However, with the maritime dispute unmentioned, Manhit said it gives the new administration an opportunity to broaden the country’s foreign policy, taking into account other countries that also believe in an international rules-based order.

“We really have to look at [the] State of the Nation Address as broad directions of the president and now, we are at the next stage, [observing] how will they execute, what are the stance that they will make, what are specific policies they will raise moving forward,” Manhit said.

Policy clarity needed for loan proposals

However, Infrawatch PH Convenor Terry Ridon said that Marcos Jr. should have also been more specific in laying out how the country will deal with China on the ongoing and future development loans. 

“This will determine whether new Chinese loans will be subject to competitive and concessional interest rates, and whether Chinese laborers will continue to be used in place of Filipino workers in several projects,” Ridon said in a statement sent to reporters on Monday.

“This will also determine whether the new President will continue his predecessor’s unpatriotic surrender of West Philippine Sea interests in exchange for the promise of development loans from China.”

READ: Things Marcos left out in his first SONA

Marcos Jr. previously said that he wants to work in other areas of cooperation with China, such as in the culture and education fronts as well as the military.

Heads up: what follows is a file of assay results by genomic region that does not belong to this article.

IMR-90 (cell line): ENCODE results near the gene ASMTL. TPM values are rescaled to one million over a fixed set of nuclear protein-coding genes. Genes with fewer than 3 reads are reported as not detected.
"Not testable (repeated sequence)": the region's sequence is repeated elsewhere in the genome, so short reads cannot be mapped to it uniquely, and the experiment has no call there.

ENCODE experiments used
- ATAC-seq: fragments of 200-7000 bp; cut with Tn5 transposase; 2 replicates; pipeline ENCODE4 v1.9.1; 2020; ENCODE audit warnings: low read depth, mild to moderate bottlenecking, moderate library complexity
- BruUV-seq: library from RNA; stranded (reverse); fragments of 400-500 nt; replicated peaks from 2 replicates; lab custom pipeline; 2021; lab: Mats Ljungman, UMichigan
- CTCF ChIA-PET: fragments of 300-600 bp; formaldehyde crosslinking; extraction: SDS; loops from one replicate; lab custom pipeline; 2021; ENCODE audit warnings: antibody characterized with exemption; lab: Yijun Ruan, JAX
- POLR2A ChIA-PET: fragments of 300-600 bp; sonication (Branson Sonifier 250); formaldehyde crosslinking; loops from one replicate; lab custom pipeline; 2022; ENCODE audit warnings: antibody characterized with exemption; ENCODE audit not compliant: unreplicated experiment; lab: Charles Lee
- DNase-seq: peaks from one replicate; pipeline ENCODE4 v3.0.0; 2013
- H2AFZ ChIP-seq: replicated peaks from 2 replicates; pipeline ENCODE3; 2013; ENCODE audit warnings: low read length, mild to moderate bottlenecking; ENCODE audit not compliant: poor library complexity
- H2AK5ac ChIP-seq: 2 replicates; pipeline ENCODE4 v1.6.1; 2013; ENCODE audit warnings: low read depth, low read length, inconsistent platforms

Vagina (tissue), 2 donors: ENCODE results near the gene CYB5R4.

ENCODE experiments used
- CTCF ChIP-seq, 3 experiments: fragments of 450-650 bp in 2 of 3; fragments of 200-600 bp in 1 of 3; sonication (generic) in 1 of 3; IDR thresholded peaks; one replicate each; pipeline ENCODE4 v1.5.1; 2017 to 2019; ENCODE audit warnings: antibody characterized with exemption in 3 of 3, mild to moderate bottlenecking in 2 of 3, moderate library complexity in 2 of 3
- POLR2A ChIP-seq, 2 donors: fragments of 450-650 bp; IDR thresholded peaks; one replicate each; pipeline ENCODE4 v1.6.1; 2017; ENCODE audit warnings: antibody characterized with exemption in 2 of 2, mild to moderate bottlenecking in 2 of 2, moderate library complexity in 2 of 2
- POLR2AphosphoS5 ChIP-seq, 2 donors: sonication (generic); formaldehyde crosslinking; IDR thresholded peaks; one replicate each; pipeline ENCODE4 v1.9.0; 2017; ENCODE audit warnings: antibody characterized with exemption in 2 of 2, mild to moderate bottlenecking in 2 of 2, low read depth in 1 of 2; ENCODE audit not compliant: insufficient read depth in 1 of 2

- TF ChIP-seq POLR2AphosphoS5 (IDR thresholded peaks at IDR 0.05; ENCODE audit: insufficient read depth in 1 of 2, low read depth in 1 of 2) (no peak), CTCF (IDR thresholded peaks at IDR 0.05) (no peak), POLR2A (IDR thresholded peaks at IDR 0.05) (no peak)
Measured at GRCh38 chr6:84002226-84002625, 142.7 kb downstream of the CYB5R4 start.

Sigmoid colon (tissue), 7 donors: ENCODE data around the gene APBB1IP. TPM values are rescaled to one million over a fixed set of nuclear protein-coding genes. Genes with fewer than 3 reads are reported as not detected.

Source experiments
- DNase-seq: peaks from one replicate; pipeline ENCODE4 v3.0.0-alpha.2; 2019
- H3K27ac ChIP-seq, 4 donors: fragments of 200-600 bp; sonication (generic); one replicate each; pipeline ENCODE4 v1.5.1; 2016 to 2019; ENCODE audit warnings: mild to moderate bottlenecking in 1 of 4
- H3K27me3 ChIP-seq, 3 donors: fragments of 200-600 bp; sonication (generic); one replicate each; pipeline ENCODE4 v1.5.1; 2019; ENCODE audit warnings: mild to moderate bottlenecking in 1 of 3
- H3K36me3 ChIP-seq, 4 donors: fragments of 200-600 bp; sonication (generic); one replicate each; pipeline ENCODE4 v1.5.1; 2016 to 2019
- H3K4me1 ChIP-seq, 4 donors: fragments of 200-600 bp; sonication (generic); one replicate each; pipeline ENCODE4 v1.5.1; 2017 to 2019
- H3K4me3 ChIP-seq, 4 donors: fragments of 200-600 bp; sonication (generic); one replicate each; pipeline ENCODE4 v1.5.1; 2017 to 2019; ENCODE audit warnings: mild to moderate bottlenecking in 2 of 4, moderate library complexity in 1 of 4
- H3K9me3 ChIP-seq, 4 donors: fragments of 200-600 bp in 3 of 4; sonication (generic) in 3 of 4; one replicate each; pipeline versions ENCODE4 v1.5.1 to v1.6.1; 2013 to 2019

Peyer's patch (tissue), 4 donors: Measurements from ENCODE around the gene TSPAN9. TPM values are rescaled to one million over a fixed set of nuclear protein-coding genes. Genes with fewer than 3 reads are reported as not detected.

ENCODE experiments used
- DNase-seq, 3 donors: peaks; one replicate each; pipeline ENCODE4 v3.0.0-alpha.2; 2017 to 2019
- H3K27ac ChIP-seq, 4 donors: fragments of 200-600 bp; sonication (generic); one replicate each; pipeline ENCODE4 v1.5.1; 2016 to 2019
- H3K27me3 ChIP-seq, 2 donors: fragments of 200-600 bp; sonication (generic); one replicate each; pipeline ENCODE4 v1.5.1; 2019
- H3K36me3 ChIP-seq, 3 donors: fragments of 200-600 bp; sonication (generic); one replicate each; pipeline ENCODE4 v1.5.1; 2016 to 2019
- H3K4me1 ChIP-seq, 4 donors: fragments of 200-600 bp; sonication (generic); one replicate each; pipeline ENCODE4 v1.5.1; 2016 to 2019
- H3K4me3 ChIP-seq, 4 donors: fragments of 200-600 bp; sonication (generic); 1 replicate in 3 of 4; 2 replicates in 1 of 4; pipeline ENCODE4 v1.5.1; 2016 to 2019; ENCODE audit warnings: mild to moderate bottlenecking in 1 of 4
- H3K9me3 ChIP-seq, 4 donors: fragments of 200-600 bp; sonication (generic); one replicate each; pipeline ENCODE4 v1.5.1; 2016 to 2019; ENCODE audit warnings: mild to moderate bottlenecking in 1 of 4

He also signaled that he would prefer working with the private sector for infrastructure projects and said that the government plans to maintain a budget of 5% to 6% of the GDP for it. 

“The planned expansion of infrastructure projects, I believe, would be possible if we continue to encourage the participation of the private sector in the development of our programs,” Marcos Jr. said on Monday.

Infrastructure spending

The government recently cancelled its applications for a Chinese loan to fund three infrastructure projects, which includes the P50-billion Subic-Clark Railway Project, P83-billion Mindanao Railway Phase 1, and P142-billion Philippine National Railways Bicol Package 1.

Former Finance Secretary Carlo Dominguez III reportedly warned Transport Undersecretary Cesar Chavez that Beijing would ask for over 3% interest for the loans.

READ: China wants 3% interest on Philippines railway projects loan

The Chinese Embassy in Manila recently said that the two countries “have been negotiating technical issues and made progressive progress to move the projects forward.” 

In the previous administration, China was one of the key partners for its “Build, build, build” infrastructure projects with 17 already completed and over 20 in the pipeline.

READ: Talks over infrastructure projects ongoing, Chinese Embassy says

“Policy clarity on Malacanang’s current relationship with Beijing is essential to determine whether the President will accept new development loan proposals from China, after years of delay in the last administration,” Ridon said. with a report from Franco Luna

vuukle comment



  • Latest
  • Trending
Are you sure you want to log out?

Philstar.com is one of the most vibrant, opinionated, discerning communities of readers on cyberspace. With your meaningful insights, help shape the stories that can shape the country. Sign up now!

Get Updated:

Signup for the News Round now

or sign in with